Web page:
Why Community Meal Days Are Essential to the HKC Community
Every week, our community joins together to uphold one of Nepal’s most valued rituals–eating. Saturdays at Happy Kids Center differ from other days. When walking down the path to HKC, the aroma of curry and spices wafts into your nose. Your mouth to waters and your pace to quicken. Yellows, reds, greens swirl around in giant metal pots aligned on benches like offerings or something to be revered. Families and children hang on each other’s legs, skip rope or gossip in the corner as they await the “wash your hands, its time to eat.” In a flash, 60 kids are lined up, ready to eat. The older kids sit and chat while the young ones giggle and shovel the food from their plates to their mouths with tiny hands in a mess.
The children finish their hefty portions of daal baht. They offer their leftovers to our chickens and wash their plates with water from our rain collectors. They leave with full bellies and plates heavy with food being sent home to parents who could not attend.
These are our meal days. Delicious. Wild. Colorful. Nutritious meals for the whole community and 100% donor sustained.
Our community meal days serve two major purposes: providing nutritious home-cooked meals, and uniting our complex community.
The first purpose of ensuring healthy, nutritious meals is easy to understand. Every child deserves to have enough to eat, but this has not always been the case. In fact, based on measurements of every enrolled HKC child in 2017 70% of our children would be considered “underweight,” “severely underweight” or malnourished based on World Health Organization statistics.
The second purpose is a bit more complex. In short, community meal days are meant to bring people together.
One of the most beautiful things about our community is the cultural and ethnic diversity represented among our children, but that has often made things difficult at HKC.
Bhaktapur is historically inhabited by Newar people. Dyola people are the lowest caste in the Newari society, comprising 32% of the children we serve. 52% of the children we support come from families who have migrated to Bhaktapur from Dal Shri Shri and Kasim villages in Bihar, India. The remainder are of other ethnicities including Tamang, Lama and Mangar ethnic groups who have migrated from other regions of Nepal.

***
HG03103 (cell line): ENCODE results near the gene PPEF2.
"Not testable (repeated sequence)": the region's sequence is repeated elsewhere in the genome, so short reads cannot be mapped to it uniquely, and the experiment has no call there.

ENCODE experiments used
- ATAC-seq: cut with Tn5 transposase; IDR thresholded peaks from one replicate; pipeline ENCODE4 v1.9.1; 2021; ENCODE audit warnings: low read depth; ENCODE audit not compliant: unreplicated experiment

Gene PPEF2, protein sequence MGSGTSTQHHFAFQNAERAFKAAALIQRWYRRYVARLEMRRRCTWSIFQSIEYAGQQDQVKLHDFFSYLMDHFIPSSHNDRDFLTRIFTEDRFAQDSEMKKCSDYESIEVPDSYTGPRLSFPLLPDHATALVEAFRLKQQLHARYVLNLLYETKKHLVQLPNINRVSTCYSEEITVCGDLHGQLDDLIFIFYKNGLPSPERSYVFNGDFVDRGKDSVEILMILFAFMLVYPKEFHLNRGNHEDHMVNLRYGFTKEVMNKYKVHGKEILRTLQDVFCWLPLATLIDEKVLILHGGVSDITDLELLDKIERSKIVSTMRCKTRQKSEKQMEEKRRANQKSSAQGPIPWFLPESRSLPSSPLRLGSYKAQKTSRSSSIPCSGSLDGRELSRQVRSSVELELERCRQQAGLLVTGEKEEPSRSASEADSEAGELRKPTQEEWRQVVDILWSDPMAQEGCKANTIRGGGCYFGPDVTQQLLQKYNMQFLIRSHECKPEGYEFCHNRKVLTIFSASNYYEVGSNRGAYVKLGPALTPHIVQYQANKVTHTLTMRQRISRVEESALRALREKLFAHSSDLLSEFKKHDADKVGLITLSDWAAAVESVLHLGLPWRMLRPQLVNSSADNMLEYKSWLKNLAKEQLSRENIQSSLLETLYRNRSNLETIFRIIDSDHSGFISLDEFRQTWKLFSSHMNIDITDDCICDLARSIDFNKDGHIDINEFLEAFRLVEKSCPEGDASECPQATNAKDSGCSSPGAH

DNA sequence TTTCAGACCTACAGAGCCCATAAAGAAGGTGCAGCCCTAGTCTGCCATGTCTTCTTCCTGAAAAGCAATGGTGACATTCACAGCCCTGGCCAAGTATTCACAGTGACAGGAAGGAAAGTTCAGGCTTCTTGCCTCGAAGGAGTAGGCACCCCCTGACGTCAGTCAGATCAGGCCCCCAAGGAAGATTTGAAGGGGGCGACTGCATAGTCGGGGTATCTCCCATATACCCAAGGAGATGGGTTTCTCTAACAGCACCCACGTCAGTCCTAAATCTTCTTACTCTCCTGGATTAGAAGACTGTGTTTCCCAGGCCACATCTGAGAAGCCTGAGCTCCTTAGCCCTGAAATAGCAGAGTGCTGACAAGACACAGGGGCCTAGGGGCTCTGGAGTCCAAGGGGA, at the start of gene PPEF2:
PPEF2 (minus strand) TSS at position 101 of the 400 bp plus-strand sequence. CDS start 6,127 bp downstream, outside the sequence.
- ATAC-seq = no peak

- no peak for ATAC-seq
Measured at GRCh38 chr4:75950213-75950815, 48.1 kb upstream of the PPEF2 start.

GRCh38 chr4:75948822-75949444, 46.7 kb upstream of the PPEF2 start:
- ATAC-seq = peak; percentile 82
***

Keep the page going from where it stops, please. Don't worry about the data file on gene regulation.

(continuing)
By the greater population, these groups are deemed “untouchable” and face considerable discrimination. One would think that this would unite the groups, but the opposite is true. When we first began working in the Happy Kids Center community the divide between these cultures was palpable. Outside of Happy Kids Center, you would never see children from these different groups sharing a meal.
However, at Happy Kids Center we are like family, and with this in mind, we believe that sharing meals is integral to uniting our big, unique family.
When the center first opened you would never see these two groups interacting; they fought over just about everything, from toys to what music was being played, much like siblings do.
We cannot claim that there is no longer a divide, but slowly, the groups have begun to get along, even playing together. At the time of this writing, the older Dyola girls are even teaching a group of young Indians the dance moves to a famous Nepali song.
We hope that with these small uniting actions, we are helping to raise a generation that will give less value to the stigmas of the archaic caste system. If nothing else, we are ensuring at least one hot, wholesome meal for every Happy Kid!
-Ellen Carney and Nicole Heker